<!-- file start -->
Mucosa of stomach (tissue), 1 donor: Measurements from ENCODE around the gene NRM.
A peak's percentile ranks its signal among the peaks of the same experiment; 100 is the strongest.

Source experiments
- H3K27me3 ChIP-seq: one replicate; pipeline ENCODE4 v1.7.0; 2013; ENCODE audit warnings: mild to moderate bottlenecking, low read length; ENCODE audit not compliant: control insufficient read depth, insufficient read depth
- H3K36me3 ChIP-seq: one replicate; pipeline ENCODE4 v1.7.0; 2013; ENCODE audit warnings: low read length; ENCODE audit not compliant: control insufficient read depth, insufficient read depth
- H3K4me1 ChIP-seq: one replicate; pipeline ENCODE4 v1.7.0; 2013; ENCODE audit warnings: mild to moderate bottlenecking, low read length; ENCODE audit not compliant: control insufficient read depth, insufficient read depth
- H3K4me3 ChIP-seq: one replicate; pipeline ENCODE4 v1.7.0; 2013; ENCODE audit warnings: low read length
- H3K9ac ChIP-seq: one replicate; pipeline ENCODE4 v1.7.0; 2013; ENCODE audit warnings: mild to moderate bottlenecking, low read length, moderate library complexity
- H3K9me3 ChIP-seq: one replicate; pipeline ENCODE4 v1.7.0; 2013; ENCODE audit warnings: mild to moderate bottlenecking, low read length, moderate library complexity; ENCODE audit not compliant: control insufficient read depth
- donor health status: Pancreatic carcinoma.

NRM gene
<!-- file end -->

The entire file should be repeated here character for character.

Mucosa of stomach (tissue), 1 donor: Measurements from ENCODE around the gene NRM.
A peak's percentile ranks its signal among the peaks of the same experiment; 100 is the strongest.

Source experiments
- H3K27me3 ChIP-seq: one replicate; pipeline ENCODE4 v1.7.0; 2013; ENCODE audit warnings: mild to moderate bottlenecking, low read length; ENCODE audit not compliant: control insufficient read depth, insufficient read depth
- H3K36me3 ChIP-seq: one replicate; pipeline ENCODE4 v1.7.0; 2013; ENCODE audit warnings: low read length; ENCODE audit not compliant: control insufficient read depth, insufficient read depth
- H3K4me1 ChIP-seq: one replicate; pipeline ENCODE4 v1.7.0; 2013; ENCODE audit warnings: mild to moderate bottlenecking, low read length; ENCODE audit not compliant: control insufficient read depth, insufficient read depth
- H3K4me3 ChIP-seq: one replicate; pipeline ENCODE4 v1.7.0; 2013; ENCODE audit warnings: low read length
- H3K9ac ChIP-seq: one replicate; pipeline ENCODE4 v1.7.0; 2013; ENCODE audit warnings: mild to moderate bottlenecking, low read length, moderate library complexity
- H3K9me3 ChIP-seq: one replicate; pipeline ENCODE4 v1.7.0; 2013; ENCODE audit warnings: mild to moderate bottlenecking, low read length, moderate library complexity; ENCODE audit not compliant: control insufficient read depth
- donor health status: Pancreatic carcinoma.

NRM gene